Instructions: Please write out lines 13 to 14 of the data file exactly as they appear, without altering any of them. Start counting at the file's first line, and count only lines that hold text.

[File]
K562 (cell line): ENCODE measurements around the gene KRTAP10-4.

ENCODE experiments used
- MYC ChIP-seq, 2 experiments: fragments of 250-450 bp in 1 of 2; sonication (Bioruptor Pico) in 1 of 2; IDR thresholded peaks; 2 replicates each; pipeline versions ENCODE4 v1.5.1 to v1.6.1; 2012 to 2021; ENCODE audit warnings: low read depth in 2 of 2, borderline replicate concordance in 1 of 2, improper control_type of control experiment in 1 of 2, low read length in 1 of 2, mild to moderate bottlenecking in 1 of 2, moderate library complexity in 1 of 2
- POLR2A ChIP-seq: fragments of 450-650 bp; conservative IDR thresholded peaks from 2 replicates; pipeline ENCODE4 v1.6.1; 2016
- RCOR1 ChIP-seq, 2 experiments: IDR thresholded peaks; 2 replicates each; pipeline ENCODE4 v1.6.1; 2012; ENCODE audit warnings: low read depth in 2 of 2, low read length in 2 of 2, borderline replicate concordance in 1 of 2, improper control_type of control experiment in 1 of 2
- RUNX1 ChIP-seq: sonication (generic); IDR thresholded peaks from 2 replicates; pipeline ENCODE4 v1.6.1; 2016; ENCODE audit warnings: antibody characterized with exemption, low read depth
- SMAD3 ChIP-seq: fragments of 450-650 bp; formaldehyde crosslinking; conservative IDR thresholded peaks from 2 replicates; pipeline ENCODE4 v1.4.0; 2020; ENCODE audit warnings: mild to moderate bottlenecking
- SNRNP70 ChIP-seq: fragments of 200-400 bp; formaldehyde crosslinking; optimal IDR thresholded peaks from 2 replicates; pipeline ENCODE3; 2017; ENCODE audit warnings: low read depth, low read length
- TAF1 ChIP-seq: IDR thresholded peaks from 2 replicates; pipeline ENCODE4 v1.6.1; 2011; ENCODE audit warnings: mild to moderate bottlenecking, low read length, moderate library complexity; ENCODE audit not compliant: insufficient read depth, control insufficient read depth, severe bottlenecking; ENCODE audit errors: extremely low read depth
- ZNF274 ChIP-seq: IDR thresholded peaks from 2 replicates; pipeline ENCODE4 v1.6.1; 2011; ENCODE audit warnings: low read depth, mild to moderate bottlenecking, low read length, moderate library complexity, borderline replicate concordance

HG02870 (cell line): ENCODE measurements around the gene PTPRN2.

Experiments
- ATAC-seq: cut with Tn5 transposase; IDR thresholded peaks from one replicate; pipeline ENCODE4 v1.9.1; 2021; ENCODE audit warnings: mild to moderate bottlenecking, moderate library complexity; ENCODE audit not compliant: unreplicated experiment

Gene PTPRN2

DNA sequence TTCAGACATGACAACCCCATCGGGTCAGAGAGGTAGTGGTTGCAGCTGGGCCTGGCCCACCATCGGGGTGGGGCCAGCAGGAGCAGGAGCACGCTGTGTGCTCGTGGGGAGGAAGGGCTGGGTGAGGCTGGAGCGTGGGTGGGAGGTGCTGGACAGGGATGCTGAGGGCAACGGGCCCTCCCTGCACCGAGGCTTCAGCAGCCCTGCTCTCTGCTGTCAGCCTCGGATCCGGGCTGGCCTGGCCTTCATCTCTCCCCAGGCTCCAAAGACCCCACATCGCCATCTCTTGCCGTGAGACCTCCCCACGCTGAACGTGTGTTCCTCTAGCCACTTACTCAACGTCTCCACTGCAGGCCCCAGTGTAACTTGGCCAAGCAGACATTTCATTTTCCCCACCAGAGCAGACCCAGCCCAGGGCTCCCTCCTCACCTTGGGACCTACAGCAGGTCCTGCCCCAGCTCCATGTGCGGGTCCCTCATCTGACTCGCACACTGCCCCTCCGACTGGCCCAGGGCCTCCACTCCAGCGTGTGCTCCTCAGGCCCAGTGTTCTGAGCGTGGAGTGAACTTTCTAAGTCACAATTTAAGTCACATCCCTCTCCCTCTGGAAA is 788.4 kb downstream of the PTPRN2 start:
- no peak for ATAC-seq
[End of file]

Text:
- ATAC-seq: cut with Tn5 transposase; IDR thresholded peaks from one replicate; pipeline ENCODE4 v1.9.1; 2021; ENCODE audit warnings: mild to moderate bottlenecking, moderate library complexity; ENCODE audit not compliant: unreplicated experiment

Gene PTPRN2